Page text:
HU-MAN, d. Jérôme Laperrousaz (1975)
A group of television executives approach Terence Stamp (playing a po-faced actor called Terence Stamp) with a unique idea for a television show that will blur the lines between entertainment and experimental science. Stamp will be placed in extreme danger and his fear will be transmitted directly to the viewers. The energy of their reactions will be captured and used to power the next phase of the plan, in which Stamp will travel backwards or forwards in time depending on the strength and clarity of their emotions. If he wants to, and if he can retain a positive mental attitude, he may even be able to return.
It’s not much of a deal on the face of it but fictional Stamp, dealing with the recent suicide of his wife, readily accepts (the real Stamp was in an Indian ashram at this point, decompressing after a very busy sixties, and his onscreen counterpart, with his pony tail and tai chi exercises, seems on a similar quest). What follows are some extraordinary scenes filmed on the very edges of the natural world, the wild places where man has no place or purpose other than to die: Stamp caught by the incoming tides at Mont St Michel, running back and forth until he stands on a tiny patch of land as the sea quickly engulfs him; hanging precariously out of a helicopter as it flies high over an arctic landscape; waking up at the edge of an active volcano, a lake of seething, spitting lava mere feet away. These set pieces, accompanied by electronic music and Stamp's enigmatic facial expressions are among the most amazing things I've seen on screen.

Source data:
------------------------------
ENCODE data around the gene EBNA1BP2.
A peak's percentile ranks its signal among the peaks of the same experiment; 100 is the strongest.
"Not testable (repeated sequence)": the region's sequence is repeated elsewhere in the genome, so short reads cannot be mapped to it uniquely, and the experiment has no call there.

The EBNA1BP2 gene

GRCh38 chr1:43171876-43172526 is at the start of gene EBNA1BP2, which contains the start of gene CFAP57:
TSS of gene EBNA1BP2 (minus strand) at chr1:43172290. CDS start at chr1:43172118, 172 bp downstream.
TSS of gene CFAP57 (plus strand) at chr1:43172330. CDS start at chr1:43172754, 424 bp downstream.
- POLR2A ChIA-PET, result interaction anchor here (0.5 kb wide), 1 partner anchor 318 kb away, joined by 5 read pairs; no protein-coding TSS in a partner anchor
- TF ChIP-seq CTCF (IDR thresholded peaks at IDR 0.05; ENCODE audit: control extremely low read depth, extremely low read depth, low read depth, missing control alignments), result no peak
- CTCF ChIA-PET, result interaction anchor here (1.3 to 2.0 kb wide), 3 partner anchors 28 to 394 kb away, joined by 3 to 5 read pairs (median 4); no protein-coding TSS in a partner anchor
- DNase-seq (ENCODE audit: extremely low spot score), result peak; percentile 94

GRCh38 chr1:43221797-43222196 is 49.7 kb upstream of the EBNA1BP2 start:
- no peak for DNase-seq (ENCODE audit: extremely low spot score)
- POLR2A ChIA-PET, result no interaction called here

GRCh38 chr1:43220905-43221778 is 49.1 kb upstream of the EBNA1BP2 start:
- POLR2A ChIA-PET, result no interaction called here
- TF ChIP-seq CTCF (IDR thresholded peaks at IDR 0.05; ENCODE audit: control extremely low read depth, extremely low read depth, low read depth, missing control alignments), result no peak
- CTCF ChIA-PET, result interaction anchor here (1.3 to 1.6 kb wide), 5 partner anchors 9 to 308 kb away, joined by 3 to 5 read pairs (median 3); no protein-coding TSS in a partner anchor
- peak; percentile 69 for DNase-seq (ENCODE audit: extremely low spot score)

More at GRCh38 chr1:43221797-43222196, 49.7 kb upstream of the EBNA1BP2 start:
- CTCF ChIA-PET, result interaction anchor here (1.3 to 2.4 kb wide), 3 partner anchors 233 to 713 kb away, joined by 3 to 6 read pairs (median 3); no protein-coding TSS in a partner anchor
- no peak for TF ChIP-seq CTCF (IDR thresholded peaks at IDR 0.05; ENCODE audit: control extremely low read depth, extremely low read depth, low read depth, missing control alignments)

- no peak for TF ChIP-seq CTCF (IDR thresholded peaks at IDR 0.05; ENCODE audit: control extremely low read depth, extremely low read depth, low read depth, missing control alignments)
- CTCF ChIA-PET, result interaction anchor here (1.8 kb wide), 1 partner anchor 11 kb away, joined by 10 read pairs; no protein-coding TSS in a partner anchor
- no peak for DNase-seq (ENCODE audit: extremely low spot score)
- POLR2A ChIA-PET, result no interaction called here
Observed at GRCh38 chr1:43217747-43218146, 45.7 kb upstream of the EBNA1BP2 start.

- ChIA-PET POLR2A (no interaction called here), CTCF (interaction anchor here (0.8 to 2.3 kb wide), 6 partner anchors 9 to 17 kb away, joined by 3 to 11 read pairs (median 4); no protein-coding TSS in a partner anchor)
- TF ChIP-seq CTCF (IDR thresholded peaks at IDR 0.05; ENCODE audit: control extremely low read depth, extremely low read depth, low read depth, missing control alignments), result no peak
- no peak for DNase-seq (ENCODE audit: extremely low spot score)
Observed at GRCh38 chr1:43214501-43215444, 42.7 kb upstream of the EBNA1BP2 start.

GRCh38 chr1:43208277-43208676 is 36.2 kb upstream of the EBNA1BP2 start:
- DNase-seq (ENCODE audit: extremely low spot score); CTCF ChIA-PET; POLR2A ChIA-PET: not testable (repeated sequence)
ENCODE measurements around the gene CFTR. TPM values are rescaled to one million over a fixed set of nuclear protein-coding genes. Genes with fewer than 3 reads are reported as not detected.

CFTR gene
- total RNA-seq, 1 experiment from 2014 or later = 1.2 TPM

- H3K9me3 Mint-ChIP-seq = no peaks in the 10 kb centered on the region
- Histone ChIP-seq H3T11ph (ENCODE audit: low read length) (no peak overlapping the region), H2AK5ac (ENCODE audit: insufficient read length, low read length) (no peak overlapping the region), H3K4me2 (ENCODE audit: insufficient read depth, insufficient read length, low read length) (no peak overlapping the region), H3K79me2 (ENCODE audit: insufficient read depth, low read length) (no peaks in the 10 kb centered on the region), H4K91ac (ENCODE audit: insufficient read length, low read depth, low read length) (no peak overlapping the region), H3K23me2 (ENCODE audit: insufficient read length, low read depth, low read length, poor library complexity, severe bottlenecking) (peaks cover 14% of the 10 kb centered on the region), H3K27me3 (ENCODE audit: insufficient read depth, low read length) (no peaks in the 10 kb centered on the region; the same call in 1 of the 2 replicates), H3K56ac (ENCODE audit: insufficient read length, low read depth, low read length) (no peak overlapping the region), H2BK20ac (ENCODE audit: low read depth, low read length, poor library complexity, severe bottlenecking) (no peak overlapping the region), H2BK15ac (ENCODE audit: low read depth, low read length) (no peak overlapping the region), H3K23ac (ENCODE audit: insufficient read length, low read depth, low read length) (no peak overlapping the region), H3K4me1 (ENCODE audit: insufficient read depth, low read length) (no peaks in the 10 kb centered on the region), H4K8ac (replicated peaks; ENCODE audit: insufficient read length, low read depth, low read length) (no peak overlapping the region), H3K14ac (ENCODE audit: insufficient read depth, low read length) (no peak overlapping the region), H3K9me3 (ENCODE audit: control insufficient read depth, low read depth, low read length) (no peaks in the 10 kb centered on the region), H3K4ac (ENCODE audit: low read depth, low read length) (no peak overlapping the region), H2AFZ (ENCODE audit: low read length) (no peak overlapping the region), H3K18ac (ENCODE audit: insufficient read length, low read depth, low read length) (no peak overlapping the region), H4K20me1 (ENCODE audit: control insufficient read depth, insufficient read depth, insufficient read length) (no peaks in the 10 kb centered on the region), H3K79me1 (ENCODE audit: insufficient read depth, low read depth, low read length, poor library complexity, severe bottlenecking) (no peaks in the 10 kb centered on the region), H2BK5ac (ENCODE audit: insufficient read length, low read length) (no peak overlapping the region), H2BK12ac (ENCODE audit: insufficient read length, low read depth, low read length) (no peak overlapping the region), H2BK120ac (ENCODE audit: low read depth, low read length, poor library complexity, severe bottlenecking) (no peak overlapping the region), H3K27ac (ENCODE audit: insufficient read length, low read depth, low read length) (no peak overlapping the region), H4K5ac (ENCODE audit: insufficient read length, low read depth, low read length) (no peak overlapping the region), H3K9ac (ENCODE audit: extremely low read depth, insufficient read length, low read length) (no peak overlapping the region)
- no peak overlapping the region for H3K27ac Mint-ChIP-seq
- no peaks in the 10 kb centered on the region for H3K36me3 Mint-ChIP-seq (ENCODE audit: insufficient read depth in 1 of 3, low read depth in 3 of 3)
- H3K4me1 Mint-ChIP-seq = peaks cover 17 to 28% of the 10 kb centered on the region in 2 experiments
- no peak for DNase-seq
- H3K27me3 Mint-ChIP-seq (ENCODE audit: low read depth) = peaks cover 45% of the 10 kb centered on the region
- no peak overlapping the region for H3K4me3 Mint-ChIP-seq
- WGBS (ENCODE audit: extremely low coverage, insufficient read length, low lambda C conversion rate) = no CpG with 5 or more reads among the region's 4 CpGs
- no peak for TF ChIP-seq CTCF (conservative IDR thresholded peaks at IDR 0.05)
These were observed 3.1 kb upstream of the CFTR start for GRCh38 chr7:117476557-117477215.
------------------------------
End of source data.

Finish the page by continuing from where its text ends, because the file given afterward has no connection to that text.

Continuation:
Hu-Man is both profound and off-hand, and the so called science that underpins it is as much magic as method (the time travel energy is apparently stored in a massive plastic bag). Never mind, it’s the mid-seventies, where good vibes are just as important as good wiring.